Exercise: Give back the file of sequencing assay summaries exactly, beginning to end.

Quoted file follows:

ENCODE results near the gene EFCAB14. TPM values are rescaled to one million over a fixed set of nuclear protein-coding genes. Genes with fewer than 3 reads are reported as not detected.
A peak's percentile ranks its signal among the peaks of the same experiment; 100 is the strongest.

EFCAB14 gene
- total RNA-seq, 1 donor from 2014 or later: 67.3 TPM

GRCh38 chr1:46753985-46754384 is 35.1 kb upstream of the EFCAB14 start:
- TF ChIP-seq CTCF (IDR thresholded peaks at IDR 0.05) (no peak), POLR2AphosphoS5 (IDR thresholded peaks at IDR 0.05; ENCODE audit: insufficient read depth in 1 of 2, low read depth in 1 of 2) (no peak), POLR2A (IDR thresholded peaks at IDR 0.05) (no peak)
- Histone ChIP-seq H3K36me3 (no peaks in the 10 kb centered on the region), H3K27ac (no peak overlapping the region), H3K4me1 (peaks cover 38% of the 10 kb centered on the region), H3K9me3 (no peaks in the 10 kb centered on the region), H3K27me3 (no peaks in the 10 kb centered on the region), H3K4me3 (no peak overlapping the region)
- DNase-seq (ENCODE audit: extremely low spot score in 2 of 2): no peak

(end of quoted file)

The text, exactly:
ENCODE results near the gene EFCAB14. TPM values are rescaled to one million over a fixed set of nuclear protein-coding genes. Genes with fewer than 3 reads are reported as not detected.
A peak's percentile ranks its signal among the peaks of the same experiment; 100 is the strongest.

EFCAB14 gene
- total RNA-seq, 1 donor from 2014 or later: 67.3 TPM

GRCh38 chr1:46753985-46754384 is 35.1 kb upstream of the EFCAB14 start:
- TF ChIP-seq CTCF (IDR thresholded peaks at IDR 0.05) (no peak), POLR2AphosphoS5 (IDR thresholded peaks at IDR 0.05; ENCODE audit: insufficient read depth in 1 of 2, low read depth in 1 of 2) (no peak), POLR2A (IDR thresholded peaks at IDR 0.05) (no peak)
- Histone ChIP-seq H3K36me3 (no peaks in the 10 kb centered on the region), H3K27ac (no peak overlapping the region), H3K4me1 (peaks cover 38% of the 10 kb centered on the region), H3K9me3 (no peaks in the 10 kb centered on the region), H3K27me3 (no peaks in the 10 kb centered on the region), H3K4me3 (no peak overlapping the region)
- DNase-seq (ENCODE audit: extremely low spot score in 2 of 2): no peak